Not very far from each other, the huge crowds at the Aam Aadmi Party (AAP) rally became the envy of the neighbouring Congress at the Maghi Mela here on Thursday. If the numbers were any indication of the things to come, the Congress should be getting anxious in the run-up to the 2017 polls.
The party, which had gone in an overdrive to pull crowds to its rally -- it had put up the show on over 30 acres and plastered the town with posters -- failed to woo the “aam aadmi” which went in droves to hear AAP national convenor Arvind Kejriwal.
The pandal -- which Amarinder had claimed on Wednesday was the largest among the three parties -- had just managed to fill by half around 11 am delaying Amarinder’s arrival by over an hour. Though the crowds gradually trickled in and the pandal was full to capacity, it was nowhere close to the near-stampede-like situation near the AAP rally.
Anxiety and aggression
The anxiety also brought back the earlier aggression in Amarinder, who launched a no-holds-barred attack on Kejriwal calling him a “big liar”. “He told a TV channel that he would never contest elections. He only lies. Now he is enacting the drama of holding dinners to collect funds. Ask him how many buses he has hired for the rally? Where are these coming from? He is doing a drama to mislead the state’s disillusioned youth. Please ask your children not to follow him. He has no solutions to their problems. He had promised the moon to the Delhi voters in his poll manifesto but later said it would be enough if he kept even half of what he had promised,” Amarinder said.
He also questioned Kejriwal’s Punjabi credentials. “Does he know Punjabi? He is from Haryana and his team is mainly from Uttar Pradesh. We cannot let non-Punjabis take over the state,” Amarinder said, adding that as chief minister, Kejriwal’s loyalty would be with Delhi, not Punjab.
“Delhi wants Punjab’s waters. I, as chief minister, had annulled the water treaty with Haryana. All of Punjab’s issues are with Haryana. How will a Haryanvi care for Punjab?” he said.
He did not spare even Kejriwal’s teeth. “Kejriwal posters wich wadde dandh kadke haasda rehenda hai (he keeps flashing his big teeth in posters).
As part of Badal-bashing, Amarinder called them a pack of wolves. “I used to call Sukhbir Badal (deputy chief minister) a baloongra (kitten). He has now grown into a billa (cat). Sara parivaar loombar warga ae -- lambe mooh te kann khade (the family is like wolves with long faces and attentive ears),” he added.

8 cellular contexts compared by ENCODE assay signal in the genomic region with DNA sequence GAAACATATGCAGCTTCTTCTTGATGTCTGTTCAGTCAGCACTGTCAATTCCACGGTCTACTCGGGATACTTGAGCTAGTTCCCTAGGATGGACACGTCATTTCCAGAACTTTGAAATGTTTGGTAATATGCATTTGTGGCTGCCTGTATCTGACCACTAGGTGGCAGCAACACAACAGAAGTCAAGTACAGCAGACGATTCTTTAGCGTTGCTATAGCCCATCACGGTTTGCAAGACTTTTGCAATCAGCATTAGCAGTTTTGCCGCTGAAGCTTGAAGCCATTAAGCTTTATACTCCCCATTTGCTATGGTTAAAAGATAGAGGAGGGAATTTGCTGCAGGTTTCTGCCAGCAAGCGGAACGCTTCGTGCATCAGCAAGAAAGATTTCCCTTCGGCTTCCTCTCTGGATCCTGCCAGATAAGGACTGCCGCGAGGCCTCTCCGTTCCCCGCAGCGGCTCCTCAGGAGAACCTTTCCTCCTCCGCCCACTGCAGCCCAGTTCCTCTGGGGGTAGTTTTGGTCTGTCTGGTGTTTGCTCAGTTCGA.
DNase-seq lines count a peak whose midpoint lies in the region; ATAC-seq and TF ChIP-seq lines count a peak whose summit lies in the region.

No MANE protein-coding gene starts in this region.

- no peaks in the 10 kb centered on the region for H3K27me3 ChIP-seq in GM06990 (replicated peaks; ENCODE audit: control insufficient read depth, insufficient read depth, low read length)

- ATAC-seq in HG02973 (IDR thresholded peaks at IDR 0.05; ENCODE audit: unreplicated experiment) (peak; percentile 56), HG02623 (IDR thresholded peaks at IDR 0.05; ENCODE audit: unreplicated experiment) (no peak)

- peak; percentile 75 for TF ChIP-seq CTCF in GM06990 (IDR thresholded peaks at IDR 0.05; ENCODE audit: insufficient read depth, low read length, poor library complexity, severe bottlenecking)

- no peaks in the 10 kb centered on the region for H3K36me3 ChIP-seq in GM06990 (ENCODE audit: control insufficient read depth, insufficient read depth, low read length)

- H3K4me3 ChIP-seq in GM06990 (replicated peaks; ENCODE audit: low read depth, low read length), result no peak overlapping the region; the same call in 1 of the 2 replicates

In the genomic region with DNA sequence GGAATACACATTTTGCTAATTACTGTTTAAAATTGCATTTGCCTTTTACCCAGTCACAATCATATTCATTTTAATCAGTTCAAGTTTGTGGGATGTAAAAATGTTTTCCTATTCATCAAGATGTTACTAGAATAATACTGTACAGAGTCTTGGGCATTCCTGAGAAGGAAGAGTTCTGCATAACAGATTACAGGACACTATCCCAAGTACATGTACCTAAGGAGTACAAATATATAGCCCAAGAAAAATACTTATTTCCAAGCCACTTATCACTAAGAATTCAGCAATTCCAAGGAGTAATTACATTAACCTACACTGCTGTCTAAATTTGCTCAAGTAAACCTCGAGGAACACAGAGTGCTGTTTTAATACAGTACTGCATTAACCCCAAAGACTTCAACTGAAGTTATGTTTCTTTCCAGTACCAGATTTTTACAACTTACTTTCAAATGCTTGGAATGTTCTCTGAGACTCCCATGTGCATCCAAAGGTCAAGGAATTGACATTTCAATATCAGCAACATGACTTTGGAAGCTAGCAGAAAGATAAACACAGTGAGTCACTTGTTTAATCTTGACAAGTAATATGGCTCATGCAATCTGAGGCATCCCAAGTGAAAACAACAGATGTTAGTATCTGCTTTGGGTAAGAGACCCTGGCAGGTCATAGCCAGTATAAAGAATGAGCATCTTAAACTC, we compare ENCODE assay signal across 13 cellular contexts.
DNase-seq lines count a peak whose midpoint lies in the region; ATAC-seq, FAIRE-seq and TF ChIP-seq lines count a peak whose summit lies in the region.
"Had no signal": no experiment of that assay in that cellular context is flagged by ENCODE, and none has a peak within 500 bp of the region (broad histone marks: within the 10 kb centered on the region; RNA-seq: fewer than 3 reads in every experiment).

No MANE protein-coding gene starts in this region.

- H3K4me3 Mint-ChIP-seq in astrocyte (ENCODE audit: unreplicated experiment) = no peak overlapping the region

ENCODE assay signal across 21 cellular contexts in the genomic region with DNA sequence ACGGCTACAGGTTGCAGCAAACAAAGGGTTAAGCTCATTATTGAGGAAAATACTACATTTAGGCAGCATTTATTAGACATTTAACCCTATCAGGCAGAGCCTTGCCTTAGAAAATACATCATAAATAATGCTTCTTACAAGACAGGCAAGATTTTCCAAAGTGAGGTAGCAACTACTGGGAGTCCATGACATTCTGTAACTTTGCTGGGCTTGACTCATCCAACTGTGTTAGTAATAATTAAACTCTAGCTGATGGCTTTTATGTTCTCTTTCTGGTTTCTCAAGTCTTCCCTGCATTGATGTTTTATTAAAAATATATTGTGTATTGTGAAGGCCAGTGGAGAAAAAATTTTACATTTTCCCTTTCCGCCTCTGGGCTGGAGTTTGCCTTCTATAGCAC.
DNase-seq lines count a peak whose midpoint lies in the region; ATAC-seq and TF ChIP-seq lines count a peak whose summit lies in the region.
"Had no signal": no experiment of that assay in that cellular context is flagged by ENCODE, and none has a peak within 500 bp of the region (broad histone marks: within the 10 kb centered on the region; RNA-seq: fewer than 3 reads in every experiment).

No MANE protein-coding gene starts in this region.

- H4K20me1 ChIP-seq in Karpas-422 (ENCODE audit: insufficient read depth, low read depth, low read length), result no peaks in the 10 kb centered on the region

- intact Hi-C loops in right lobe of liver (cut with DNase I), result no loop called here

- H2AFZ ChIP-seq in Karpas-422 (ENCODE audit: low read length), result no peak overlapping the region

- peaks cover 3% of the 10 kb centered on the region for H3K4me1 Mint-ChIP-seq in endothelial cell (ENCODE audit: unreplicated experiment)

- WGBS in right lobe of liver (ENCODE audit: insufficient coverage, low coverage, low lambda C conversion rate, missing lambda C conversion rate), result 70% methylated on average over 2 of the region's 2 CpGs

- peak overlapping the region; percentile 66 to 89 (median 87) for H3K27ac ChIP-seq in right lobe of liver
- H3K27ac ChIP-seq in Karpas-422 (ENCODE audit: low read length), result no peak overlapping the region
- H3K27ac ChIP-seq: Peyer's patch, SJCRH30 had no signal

Accusing the Badals of killing the youth and farmers, he said, “Does chief minister Parkash Singh Badal know how many farmers have committed suicide? They have sold drugs to youth and are catching the small fish. Who will catch the big fish?” he asked.
Amarinder concluded his speech by promising that he would not hold big rallies till the elections. “In the one year, ask me to go anywhere in Punjab. I will come to your villages to meet you and hear your problems,” he said.
Sidelights: Money matters
The rally organisers of the Congress -- MLAs Kewal Dhillon and Rana Gurmeet Sodhi -- showed where the money for the rally came from. Kewal’s picture on the stage was as big as Amarinder’s whereas Congress president Sonia Gandhi, vice-president Rahul Gandhi and other senior leaders were relegated to the top row in small frames. It was Dhillon, Sodhi and Indian Youth Congress president Amrinder Singh Raja Warring all the way on the posters. The Congress won the poster war hands down.
The weather played a spoilsport as the floor was wet despite Congress rally organisers laying plastic sheets. Many preferred to stand than sit on them. The only consolation was the reports reaching Congress leaders that the SAD rally was equally a “damp squib” due to unfavourable winds.
Epithets rain on AAP
Most Congress speakers targeted Kejriwal with the choicest of epithets. Senior party leader Rajinder Kaur Bhattal called him “jhootha topiwala” while Raja Warring called AAP MP Bhagwant Mann “dugdugi bajaan wala”. In his charactertic style, Warring made an impassioned speech asking people to uproot the Badals. To perk up the crowd, Warring asked the crowd if they wanted a Badal-mukt Punjab and got a feeble yes in response.
A drone was capturing pictures, zooming in now and then on the crowd and stage. At one point, the stage looked more crowded than the pandal. Amarinder, during his speech, joked asking the organisers to remove the drone from before him.
Anybody who was somebody was on the main stage. Even local leaders chose to swarm on the main stage than the two stages on either side. Congress home-grown talent -- MLA Mohammad Sadiq -- occupied one stage and entertained the audience with his songs till Amarinder arrived.